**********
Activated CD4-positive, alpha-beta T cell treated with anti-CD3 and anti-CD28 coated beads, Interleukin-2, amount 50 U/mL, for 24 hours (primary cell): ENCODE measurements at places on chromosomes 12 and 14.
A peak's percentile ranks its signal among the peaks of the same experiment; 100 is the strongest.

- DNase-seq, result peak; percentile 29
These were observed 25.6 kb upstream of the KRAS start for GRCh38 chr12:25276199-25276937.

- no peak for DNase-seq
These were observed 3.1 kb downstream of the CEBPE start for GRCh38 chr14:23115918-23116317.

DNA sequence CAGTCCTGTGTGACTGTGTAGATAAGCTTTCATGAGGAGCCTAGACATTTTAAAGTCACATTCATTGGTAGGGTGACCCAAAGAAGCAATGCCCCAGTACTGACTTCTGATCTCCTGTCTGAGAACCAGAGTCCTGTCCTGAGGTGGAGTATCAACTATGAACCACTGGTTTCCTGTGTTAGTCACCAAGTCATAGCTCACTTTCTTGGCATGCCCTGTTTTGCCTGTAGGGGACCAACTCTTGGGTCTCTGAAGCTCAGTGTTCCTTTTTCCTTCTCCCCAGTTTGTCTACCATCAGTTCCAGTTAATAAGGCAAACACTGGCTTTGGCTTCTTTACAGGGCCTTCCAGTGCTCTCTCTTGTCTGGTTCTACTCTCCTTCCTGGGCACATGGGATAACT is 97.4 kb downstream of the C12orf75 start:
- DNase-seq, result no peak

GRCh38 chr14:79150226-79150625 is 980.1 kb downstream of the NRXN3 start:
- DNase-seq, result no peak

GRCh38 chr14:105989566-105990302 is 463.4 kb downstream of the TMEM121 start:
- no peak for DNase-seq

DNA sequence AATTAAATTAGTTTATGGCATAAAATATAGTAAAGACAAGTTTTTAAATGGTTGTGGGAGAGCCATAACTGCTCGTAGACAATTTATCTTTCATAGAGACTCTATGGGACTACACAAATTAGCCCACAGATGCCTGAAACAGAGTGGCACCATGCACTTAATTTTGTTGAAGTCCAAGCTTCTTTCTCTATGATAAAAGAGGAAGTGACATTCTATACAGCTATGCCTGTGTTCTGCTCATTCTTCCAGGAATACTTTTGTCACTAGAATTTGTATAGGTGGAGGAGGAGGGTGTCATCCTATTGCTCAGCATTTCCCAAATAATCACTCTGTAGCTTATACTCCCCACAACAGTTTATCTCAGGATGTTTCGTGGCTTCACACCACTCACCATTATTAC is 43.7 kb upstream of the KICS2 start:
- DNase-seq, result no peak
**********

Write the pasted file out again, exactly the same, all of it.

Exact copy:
Activated CD4-positive, alpha-beta T cell treated with anti-CD3 and anti-CD28 coated beads, Interleukin-2, amount 50 U/mL, for 24 hours (primary cell): ENCODE measurements at places on chromosomes 12 and 14.
A peak's percentile ranks its signal among the peaks of the same experiment; 100 is the strongest.

- DNase-seq, result peak; percentile 29
These were observed 25.6 kb upstream of the KRAS start for GRCh38 chr12:25276199-25276937.

- no peak for DNase-seq
These were observed 3.1 kb downstream of the CEBPE start for GRCh38 chr14:23115918-23116317.

DNA sequence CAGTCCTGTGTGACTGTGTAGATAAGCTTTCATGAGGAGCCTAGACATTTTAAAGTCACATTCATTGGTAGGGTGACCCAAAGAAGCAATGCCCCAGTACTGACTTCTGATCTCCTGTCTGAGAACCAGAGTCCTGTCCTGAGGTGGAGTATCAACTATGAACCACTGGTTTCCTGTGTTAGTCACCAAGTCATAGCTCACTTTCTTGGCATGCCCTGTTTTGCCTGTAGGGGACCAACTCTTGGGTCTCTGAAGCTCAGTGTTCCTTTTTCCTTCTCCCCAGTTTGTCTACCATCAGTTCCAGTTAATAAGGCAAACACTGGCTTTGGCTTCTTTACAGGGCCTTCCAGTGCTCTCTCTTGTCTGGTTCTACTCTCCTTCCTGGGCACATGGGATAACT is 97.4 kb downstream of the C12orf75 start:
- DNase-seq, result no peak

GRCh38 chr14:79150226-79150625 is 980.1 kb downstream of the NRXN3 start:
- DNase-seq, result no peak

GRCh38 chr14:105989566-105990302 is 463.4 kb downstream of the TMEM121 start:
- no peak for DNase-seq

DNA sequence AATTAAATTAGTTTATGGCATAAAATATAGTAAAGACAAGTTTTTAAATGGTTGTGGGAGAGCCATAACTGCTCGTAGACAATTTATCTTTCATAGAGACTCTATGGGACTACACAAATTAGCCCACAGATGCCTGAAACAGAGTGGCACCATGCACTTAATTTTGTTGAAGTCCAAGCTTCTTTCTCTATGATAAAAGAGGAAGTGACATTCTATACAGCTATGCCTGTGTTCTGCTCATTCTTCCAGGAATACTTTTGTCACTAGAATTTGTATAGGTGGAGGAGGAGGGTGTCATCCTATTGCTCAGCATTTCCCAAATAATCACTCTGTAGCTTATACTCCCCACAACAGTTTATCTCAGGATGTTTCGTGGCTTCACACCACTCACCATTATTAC is 43.7 kb upstream of the KICS2 start:
- DNase-seq, result no peak